that any company that buys twitter will face heavy scrutiny from their investors, and that's a problem. you want to make an acquisition, you want to be able to be excited you are in a landscape right now where people look at you like, what are you doing. selina: it seems like jack dorsey might be happy about this. sarah frier had reported that he wants longer for his live video strategy. >> it is still early. it's intriguing. week six of the nfl, they got 3 million viewers for the broncos game yesterday. "bloomberg technology," we only started going live on twitter this week. it will be tough twitter's playing in the big league's. it's early, we should give them the benefit of the doubt. selina: another big story is samsung, new reports saying their loss of $3.2 billion from
the $3.2 billion previously reported. how is samsung going to make up for all these losses? >> the note isn't even their biggest phone, the galaxy s series. it's a hit to the brand and reputation more than anything. it's a diversified company, they have a growing semi conductor business. they have to unbacked trust. back trust. these headlines are terrible for the company. selina: it's hard to earn back trust when the mystery of what went wrong is still hanging in the air. what did we learn that was new this week about what actually caused this? >> we thought, ok, we figured out it is the battery, we will recall these phones. we find out that might not be the case, that sort of terrified. now samsung is moving away from the note 7 altogether. it's a terrible mystery for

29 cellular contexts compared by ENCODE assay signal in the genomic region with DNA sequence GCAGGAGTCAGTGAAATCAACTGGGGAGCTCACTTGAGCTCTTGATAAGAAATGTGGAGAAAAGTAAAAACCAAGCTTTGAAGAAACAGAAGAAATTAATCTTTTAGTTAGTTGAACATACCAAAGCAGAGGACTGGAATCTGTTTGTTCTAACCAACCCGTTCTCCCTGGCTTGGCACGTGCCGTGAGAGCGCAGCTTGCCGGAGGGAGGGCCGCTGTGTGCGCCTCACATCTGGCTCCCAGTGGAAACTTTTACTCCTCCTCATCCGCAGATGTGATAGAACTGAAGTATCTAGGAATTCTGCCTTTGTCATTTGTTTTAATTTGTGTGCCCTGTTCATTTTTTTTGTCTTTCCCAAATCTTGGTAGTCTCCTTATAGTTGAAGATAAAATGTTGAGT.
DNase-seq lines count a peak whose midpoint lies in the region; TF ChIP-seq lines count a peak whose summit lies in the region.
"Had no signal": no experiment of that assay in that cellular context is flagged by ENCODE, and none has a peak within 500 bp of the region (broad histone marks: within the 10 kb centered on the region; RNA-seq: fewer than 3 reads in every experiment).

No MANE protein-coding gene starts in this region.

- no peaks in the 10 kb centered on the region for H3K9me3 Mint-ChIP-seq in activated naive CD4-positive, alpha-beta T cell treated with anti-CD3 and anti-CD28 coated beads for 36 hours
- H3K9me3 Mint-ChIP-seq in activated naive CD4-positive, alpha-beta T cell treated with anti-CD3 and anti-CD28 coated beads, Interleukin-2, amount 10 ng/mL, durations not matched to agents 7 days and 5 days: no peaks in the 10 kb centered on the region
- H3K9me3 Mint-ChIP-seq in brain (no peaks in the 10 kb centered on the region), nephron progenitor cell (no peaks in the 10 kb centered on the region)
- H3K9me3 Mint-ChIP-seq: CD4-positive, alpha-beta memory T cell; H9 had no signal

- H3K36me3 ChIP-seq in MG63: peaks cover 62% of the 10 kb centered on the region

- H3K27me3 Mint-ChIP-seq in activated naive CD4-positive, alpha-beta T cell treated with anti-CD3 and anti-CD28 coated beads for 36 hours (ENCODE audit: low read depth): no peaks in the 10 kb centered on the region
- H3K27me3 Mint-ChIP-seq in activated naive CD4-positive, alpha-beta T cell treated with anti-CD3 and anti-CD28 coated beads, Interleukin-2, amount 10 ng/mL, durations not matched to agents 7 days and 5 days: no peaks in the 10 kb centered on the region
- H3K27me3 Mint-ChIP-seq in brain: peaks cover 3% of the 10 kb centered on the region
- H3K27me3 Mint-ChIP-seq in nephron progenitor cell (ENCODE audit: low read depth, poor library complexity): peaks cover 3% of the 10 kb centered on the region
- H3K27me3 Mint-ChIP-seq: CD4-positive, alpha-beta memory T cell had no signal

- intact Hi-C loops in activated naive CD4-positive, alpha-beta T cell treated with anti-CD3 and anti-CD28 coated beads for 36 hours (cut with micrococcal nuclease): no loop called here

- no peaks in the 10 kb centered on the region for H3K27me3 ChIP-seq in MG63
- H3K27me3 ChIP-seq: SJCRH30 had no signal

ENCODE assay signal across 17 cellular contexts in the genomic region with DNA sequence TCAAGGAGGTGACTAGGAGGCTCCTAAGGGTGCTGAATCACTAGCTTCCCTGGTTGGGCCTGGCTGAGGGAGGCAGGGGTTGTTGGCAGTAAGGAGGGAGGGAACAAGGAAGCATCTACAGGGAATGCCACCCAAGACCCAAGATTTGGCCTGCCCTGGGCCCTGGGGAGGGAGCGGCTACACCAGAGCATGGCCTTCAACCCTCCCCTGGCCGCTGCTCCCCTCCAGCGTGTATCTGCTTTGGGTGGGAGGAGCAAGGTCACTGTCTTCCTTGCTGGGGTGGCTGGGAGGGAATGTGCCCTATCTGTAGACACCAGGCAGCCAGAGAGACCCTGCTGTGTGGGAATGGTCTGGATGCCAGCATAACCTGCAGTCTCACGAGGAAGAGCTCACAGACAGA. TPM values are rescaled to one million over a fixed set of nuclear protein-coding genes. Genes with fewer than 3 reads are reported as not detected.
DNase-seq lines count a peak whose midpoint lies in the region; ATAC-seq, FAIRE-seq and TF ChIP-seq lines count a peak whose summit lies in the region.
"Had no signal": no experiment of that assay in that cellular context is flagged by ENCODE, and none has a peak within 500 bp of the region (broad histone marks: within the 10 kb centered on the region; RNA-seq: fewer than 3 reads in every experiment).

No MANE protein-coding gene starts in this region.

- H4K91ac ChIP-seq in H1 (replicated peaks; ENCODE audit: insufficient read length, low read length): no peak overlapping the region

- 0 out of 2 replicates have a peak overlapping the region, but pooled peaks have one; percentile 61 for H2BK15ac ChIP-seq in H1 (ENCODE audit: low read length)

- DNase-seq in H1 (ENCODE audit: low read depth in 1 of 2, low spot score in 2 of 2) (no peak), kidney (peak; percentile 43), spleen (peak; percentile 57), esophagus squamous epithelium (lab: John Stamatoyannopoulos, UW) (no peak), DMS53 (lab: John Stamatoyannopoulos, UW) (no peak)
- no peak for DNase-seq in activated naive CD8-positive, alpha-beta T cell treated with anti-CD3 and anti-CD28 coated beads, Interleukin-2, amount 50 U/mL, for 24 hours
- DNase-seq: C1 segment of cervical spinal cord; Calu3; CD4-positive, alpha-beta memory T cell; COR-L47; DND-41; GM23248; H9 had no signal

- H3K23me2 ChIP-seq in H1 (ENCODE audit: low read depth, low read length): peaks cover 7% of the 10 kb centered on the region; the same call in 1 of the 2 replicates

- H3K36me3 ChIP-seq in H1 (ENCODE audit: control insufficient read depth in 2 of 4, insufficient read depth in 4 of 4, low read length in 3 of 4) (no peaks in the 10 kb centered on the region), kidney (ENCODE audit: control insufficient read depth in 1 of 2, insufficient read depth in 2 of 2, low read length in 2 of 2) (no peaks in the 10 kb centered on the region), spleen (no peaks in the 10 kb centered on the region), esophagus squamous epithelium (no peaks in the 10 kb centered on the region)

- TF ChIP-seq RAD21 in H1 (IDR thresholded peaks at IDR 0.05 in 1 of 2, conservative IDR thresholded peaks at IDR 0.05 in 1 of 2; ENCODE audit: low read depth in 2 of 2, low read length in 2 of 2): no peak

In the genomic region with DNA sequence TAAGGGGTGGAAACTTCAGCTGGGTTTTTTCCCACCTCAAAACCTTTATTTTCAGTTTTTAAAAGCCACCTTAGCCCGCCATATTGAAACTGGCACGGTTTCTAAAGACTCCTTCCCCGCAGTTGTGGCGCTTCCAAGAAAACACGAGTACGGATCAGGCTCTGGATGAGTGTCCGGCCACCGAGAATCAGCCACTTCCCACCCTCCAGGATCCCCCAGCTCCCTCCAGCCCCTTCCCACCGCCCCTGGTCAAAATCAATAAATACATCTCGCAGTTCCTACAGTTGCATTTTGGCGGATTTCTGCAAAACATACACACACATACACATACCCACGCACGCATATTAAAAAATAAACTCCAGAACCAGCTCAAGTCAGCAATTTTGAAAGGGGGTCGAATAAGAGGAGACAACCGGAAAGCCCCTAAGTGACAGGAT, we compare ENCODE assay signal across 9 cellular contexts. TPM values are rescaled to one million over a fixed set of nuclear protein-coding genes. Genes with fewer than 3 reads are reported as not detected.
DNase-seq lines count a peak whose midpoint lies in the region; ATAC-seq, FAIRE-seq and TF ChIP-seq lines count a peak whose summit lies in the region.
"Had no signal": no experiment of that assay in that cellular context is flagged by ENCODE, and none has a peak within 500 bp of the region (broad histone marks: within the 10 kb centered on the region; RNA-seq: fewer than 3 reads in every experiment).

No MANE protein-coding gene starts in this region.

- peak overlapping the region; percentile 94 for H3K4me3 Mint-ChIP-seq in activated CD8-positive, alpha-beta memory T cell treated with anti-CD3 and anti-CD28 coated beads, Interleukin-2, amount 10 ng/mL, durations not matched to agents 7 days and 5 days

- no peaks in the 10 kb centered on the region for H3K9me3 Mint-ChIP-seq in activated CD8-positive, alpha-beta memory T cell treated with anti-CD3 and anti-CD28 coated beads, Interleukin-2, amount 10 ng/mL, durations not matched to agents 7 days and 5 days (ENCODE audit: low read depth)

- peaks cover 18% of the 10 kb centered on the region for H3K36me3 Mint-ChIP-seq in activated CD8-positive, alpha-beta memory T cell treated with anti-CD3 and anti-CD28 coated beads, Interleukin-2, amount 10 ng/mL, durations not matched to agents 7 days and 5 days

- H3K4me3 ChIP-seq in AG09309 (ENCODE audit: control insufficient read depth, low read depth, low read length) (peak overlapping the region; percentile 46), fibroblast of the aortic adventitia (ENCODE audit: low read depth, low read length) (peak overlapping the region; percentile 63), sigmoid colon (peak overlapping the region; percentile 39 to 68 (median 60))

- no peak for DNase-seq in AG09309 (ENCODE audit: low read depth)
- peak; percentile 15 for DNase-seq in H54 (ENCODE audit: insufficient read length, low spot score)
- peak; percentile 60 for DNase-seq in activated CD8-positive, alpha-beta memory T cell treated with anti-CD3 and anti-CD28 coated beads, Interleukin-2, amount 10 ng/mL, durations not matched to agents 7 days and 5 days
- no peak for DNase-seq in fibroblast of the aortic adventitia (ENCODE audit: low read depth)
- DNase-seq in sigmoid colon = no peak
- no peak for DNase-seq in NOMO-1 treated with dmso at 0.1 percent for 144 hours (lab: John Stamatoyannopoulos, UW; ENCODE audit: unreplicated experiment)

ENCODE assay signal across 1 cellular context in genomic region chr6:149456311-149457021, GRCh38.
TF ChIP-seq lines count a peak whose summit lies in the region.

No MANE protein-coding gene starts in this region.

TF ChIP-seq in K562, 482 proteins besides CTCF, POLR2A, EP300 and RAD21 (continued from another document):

samsung and puzzling for the rest of us. selina: could be good for some other brands. >> google is launching a new phone right now. good for apple. >> it's terrible for google. samsung is our largest partner. do people go to the pixel -- more than likely they go to the iphone, so this is overall bad for google, bad for android. the pixel like the nexus phones, we will have to see how much google gets behind them. that's always been the challenge with these google brand enhancements. selina: seems like it's bad for everyone and he keeps getting worse for samsung. can samsung recover from this? >> i think yes. the next galaxy, s8, will be huge. one would think that they are slowing down rather than speeding up, because that's what got them into trouble with the note 7, and making sure they make it big/with the phone. a lot of people will be looking
at this and wondering how samsung does. selina: when we say consumer sentiment has changed around the samsung brand? >> it will take time to say. companies come back from worse things before. automakers come back from terrible problems. especially because it's a premium phone -- that is what is troubling. you think that would be the one that is not going to explode. selina: snapchat moving closer to their ipo, they pick their bankers, morgan stanley and goldman sachs. it's interesting because what people are investing and now may be different in the coming years, the parent company calls itself a camera company. what are investors going to have to consider? >> it will be a bit of a leap of faith. on the one hand it's pretty encouraging, this is a company thinking deeply about its place in the technology ecosystem that realizes they have a set of dangerous tendencies around phone and camera makers and they want to move upstream and